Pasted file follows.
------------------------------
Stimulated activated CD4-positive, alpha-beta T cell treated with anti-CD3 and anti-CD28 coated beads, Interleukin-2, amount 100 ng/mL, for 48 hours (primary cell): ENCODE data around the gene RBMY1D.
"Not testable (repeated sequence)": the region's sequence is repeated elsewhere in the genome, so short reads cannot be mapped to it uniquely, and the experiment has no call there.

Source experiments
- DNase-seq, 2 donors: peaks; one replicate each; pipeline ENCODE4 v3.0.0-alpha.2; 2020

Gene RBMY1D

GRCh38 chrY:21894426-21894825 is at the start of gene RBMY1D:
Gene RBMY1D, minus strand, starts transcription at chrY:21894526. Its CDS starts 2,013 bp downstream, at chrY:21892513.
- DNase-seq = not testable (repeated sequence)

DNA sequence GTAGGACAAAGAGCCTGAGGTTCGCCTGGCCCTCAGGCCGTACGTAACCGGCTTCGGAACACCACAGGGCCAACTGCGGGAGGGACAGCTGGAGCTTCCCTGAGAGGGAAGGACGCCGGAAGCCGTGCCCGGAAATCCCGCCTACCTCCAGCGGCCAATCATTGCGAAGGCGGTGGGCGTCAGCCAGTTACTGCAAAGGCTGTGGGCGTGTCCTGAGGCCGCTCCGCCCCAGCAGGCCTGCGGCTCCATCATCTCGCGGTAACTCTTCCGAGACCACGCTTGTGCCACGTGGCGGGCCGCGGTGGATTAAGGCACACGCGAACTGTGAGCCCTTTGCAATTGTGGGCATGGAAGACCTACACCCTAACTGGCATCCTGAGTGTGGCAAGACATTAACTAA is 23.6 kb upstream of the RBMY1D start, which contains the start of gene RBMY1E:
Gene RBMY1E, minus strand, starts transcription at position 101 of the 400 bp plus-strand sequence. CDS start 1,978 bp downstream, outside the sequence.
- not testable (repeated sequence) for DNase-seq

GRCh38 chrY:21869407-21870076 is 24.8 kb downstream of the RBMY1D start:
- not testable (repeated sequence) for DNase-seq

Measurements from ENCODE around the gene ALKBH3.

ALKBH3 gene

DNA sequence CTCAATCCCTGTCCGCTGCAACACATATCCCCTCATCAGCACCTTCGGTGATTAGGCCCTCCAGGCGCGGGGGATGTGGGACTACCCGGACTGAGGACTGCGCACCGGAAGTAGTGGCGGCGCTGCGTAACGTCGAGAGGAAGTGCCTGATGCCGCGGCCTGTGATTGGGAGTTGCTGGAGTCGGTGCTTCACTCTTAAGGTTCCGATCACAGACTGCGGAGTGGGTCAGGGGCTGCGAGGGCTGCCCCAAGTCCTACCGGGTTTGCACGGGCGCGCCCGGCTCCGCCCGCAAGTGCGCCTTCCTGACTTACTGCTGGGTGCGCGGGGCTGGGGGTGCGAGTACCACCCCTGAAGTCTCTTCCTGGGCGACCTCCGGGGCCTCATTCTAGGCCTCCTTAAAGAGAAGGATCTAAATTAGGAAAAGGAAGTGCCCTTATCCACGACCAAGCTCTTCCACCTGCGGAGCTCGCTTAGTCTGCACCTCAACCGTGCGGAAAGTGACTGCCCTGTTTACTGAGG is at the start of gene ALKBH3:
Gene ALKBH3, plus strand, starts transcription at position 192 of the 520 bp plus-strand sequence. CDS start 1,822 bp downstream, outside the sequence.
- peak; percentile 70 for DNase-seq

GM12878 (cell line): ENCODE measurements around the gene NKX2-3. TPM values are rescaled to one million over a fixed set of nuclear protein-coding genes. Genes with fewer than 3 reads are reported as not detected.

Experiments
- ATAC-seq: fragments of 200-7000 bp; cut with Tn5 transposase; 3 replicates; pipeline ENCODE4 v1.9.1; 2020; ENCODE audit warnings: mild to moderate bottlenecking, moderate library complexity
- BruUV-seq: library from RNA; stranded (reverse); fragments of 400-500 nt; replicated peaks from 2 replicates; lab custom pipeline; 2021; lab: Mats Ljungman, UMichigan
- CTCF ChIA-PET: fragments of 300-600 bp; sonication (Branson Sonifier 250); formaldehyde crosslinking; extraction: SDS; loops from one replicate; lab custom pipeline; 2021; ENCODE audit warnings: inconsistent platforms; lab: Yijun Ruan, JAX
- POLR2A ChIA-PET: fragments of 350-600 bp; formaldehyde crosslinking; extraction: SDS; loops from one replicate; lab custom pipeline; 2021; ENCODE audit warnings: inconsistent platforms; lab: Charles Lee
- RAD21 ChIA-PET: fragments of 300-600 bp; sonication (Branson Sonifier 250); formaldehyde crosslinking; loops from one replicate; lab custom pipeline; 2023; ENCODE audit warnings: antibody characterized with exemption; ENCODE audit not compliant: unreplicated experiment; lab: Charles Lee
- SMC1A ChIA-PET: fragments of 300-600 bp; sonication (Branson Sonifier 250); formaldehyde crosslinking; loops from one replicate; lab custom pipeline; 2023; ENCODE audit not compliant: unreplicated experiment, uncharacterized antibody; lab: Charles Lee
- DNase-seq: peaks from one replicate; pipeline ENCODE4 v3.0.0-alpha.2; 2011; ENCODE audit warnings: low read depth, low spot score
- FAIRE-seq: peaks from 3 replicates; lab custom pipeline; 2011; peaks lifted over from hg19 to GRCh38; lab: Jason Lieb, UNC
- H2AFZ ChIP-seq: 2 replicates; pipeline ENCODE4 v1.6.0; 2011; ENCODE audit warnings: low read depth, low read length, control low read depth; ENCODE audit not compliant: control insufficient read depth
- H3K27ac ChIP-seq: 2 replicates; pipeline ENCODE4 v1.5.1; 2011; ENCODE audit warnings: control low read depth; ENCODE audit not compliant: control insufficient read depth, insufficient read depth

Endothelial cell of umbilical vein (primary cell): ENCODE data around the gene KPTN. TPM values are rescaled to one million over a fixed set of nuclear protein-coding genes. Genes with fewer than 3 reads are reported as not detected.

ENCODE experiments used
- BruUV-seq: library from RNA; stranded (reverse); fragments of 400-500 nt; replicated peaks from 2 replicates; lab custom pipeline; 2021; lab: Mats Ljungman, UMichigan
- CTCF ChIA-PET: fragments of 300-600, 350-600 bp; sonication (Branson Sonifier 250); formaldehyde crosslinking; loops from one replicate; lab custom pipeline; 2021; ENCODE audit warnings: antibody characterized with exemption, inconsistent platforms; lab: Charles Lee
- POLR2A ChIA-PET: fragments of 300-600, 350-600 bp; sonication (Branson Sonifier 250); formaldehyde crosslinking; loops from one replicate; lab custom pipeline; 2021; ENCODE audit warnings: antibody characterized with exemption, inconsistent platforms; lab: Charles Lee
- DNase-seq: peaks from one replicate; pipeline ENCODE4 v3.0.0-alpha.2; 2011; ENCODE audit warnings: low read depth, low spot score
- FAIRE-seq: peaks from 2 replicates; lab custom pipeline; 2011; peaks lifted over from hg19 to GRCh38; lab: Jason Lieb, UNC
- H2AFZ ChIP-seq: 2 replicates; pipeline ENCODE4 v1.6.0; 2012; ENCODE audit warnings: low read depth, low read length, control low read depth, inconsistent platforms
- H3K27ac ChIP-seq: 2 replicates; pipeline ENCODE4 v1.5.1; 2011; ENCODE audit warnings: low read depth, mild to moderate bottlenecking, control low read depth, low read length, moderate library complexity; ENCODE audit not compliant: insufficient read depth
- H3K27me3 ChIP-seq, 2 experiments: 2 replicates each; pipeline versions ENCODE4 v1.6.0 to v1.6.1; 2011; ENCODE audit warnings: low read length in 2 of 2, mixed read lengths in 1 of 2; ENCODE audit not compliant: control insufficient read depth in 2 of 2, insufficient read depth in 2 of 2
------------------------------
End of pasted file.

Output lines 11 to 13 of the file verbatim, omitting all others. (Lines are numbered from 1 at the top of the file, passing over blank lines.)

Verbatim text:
- not testable (repeated sequence) for DNase-seq

GRCh38 chrY:21869407-21870076 is 24.8 kb downstream of the RBMY1D start:
- not testable (repeated sequence) for DNase-seq